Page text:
>> What can be done during garbage collection has always been a bit restricted.  Tranditionally, gcmodule disallows all objects with __del__ methods and puts them in gc.garbage.  I have recently discovered, by asking on python-dev, that this is not due to a fundamental fragility of the garbage collection process, but rather the fact that it is likely that __del__ methods invoked during garbage collection will cause exceptions, since the members of the cycle would refer to each other.  See this discussion:
>> http://grokbase.com/p/python/python-dev/124hc36dtk/issue-9141-finalizers-and-gc-module
>> Anyway, for tasklets, the problem is that when killing tasklets, we have to "switch" to them.  If other tasklets are runnable, this may kick off a sequence of running tasklets, there is no _guarantee_ that we will switch immediately back to the tasklet currently doing the garbage collection.
>> In the past, we have had a number of crashes related to this.  I don't have the details anymore.
>> So, anyway, at one point I decided that it were safer to put such tasklets into gc.garbage.
>> It is possible that my fears are unfounded.  We could possibly engineer tasklet.kill() in such a way that we are very sure that no other tasklets will run and we will switch immediately back to the originating tasklet.
>> K
>>> -----Original Message-----
>>> From: Richard Tew [mailto:richard.m.tew at gmail.com]
>>> Sent: 20. maí 2012 00:06
>>> To: The Stackless Python Mailing List
>>> Cc: Kristján Valur Jónsson
>>> Subject: Re: [Stackless] Tasklet cleanup?
>>> On Sun, May 20, 2012 at 10:29 AM, Sylvain Prat <sylvain.prat at gmail.com>
>>> wrote:
>>> > I'm wondering how tasklets can clean themselves up when they are
>>> > destroyed due to garbage collection (i.e. when they are not in the
>>> > runnables and not referenced by any object anymore). Greenlet solves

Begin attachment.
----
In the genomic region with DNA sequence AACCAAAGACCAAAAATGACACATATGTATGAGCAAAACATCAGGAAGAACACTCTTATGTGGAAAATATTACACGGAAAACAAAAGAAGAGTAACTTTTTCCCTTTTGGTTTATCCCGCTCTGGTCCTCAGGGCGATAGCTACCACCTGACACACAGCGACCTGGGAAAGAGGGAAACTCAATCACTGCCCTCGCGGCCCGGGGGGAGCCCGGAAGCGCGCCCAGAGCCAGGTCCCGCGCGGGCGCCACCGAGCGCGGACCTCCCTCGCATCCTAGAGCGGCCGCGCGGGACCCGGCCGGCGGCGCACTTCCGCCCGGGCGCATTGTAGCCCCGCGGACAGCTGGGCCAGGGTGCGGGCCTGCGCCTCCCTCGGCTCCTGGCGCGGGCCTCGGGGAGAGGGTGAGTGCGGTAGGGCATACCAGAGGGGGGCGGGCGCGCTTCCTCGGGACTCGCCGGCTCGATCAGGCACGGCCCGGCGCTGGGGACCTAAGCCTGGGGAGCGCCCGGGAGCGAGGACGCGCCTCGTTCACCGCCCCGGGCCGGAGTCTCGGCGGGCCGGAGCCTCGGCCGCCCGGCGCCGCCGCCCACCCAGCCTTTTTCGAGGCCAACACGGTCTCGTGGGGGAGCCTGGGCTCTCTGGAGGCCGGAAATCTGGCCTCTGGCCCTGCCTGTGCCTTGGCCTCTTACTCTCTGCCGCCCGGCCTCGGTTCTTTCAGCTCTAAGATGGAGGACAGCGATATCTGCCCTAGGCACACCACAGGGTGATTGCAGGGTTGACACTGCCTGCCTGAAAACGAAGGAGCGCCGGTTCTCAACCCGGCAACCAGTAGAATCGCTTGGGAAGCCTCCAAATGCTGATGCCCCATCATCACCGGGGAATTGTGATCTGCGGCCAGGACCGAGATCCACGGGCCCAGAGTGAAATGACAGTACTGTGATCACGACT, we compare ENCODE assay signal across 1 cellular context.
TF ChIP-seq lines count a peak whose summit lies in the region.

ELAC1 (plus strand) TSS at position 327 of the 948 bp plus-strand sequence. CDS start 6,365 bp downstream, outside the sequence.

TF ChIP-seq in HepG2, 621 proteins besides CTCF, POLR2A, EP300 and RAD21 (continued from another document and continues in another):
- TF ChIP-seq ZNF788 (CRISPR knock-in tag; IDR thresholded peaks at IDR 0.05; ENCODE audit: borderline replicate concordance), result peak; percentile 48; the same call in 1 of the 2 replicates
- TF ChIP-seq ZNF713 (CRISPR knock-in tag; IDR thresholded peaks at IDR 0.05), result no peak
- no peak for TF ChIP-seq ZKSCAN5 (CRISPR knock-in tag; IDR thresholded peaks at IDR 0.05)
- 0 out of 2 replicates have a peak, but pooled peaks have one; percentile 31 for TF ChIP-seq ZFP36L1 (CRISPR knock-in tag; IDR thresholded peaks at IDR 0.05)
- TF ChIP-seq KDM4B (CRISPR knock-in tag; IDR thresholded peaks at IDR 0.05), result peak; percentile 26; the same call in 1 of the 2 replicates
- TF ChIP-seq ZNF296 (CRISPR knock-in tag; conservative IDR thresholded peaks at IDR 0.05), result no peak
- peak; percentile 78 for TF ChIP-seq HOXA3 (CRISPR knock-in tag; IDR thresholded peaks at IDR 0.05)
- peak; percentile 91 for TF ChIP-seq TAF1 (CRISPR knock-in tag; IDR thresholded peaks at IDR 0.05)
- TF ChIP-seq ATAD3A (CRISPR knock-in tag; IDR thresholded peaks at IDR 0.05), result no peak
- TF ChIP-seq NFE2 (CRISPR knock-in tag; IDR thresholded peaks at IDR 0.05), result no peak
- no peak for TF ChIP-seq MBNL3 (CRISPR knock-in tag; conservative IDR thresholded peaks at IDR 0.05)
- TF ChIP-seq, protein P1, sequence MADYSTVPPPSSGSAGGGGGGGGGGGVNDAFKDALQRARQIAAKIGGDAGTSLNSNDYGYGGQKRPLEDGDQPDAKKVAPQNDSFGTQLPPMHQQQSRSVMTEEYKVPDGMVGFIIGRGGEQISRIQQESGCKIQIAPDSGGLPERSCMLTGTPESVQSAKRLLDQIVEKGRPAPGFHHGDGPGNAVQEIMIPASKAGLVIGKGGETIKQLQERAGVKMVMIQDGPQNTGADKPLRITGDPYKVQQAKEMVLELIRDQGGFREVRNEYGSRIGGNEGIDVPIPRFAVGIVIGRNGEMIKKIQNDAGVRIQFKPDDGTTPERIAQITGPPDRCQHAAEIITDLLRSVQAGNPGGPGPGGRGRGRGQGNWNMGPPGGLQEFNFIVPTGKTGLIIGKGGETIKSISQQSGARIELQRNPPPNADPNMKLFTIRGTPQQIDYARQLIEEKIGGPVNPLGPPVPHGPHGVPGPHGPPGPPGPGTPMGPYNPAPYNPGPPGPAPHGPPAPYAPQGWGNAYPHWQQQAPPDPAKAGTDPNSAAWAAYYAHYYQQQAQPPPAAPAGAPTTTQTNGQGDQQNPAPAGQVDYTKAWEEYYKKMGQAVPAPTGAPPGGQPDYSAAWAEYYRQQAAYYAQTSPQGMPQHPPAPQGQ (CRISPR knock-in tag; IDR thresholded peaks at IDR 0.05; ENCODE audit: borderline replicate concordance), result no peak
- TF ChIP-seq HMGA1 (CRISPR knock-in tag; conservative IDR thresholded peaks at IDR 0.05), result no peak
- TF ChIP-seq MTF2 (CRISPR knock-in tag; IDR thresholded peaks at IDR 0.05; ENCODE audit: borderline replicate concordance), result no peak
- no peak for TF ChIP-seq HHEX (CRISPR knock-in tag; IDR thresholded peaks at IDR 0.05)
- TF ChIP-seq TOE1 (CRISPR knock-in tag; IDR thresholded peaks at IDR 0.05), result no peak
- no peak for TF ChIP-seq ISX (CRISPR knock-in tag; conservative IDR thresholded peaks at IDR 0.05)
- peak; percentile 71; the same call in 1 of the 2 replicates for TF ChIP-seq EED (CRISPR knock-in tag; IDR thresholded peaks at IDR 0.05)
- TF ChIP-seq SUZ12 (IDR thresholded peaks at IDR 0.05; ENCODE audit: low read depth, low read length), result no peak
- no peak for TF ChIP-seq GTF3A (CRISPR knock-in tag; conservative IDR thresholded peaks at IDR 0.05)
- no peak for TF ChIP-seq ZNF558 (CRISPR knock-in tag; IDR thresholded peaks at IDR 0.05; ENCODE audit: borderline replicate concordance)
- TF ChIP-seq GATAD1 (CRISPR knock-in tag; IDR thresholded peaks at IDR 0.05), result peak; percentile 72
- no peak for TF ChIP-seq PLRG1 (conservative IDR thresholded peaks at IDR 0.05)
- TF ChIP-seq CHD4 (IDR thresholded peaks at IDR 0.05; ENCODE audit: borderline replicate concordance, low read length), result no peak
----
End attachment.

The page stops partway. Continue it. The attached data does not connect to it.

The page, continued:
>>> > this problem by raising a GreenletExit exception in the greenlet's run
>>> > function when the greenlet is about to die due to garbage collection.
>>> > However, in stackless, it seems that no TaskletExit exception is
>>> > raised when the tasklet is about to die, so we can't simply use a
>>> > try/finally in the tasklet's callable to clean up resources.
>>> Greenlet is derived from Stackless, so similarly TaskletExit should be raised
>>> on a tasklet that is being garbage collected.
>>> > I tried to wrap my tasklet in a parent object which has the same
>>> > lifespan as my tasklet and has a __del__ function for cleaning up, but
>>> > I keep having problems with circular references (the wrapper/parent
>>> > object also provides the callable of the tasklet, i.e. a bound method)
>>> > that make the tasklet/parent object uncollectable (circular references
>>> > : wrapper --> tasklet --> stackless machinery? --> callable stack
>>> > frame (bound method of wrapper) --> wrapper). Same problem when
>>> trying
>>> > to inherit from tasklet.
>>> >
>>> > So, how can I clean up resources in tasklets? (I'm pretty sure I've
>>> > missed something obvious)
>>> I've attached two example scripts where a tasklet dies, but does not get the
>>> TaskletExit raised on it.  This is something Kristjan Valur has been working on,
>>> but there have been upsides and downsides to the different approaches and
>>> as I understand it the ideal solution to tasklet destruction is yet to be found.
>>> Kristjan, why is TaskletExit not being raised?  Any ideas?
>>> Cheers,
>>> Richard.
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> --
> Sylvain PRAT

Sylvain PRAT